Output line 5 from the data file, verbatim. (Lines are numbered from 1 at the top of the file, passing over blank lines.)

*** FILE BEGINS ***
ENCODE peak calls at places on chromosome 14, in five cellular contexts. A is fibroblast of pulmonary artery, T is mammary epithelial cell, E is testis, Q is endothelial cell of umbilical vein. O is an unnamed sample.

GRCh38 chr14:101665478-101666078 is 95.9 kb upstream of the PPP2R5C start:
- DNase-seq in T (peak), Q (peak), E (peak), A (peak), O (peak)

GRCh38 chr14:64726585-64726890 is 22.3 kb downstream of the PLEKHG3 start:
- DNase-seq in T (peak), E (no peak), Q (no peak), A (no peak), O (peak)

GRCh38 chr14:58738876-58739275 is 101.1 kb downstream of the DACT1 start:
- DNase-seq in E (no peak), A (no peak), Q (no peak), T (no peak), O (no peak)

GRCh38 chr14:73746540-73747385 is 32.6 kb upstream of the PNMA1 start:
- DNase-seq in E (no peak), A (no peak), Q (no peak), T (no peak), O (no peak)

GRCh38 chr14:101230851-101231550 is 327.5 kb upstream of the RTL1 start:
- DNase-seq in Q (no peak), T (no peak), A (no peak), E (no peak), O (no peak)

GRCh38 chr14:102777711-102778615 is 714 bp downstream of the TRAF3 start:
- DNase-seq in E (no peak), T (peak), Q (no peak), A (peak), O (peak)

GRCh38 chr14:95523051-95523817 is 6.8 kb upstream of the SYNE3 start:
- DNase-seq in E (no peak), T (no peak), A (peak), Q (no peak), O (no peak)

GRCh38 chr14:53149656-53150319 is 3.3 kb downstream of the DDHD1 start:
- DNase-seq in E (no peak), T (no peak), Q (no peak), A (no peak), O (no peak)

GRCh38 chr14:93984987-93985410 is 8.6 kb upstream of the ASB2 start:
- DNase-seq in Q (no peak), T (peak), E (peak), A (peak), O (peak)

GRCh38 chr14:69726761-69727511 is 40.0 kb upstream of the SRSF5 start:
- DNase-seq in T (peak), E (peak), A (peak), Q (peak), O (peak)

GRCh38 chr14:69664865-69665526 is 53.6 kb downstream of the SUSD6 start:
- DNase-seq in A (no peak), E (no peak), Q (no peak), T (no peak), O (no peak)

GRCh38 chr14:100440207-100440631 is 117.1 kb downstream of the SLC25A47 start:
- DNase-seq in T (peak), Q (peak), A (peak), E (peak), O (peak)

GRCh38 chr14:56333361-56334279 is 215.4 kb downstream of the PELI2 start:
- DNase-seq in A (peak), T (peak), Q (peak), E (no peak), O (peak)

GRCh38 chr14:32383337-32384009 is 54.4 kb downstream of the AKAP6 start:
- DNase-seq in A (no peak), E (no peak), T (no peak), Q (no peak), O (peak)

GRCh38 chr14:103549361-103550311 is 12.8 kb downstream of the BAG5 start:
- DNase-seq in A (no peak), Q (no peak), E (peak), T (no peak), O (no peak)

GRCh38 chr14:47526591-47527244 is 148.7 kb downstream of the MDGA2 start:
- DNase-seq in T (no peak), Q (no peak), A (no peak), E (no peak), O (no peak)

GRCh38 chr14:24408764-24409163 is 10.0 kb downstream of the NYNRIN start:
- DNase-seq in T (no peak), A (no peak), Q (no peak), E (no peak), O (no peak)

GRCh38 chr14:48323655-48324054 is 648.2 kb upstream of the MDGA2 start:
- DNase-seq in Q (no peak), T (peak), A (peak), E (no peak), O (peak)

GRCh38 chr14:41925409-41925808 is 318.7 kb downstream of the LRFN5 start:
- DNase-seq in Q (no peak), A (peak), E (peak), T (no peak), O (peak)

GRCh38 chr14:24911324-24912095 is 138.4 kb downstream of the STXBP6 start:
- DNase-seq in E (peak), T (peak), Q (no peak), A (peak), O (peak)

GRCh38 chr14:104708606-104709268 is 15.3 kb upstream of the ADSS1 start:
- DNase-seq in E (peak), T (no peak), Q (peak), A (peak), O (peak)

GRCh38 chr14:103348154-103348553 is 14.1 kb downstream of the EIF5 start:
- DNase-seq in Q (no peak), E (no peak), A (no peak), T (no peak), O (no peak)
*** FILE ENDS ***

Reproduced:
- DNase-seq in T (peak), E (no peak), Q (no peak), A (no peak), O (peak)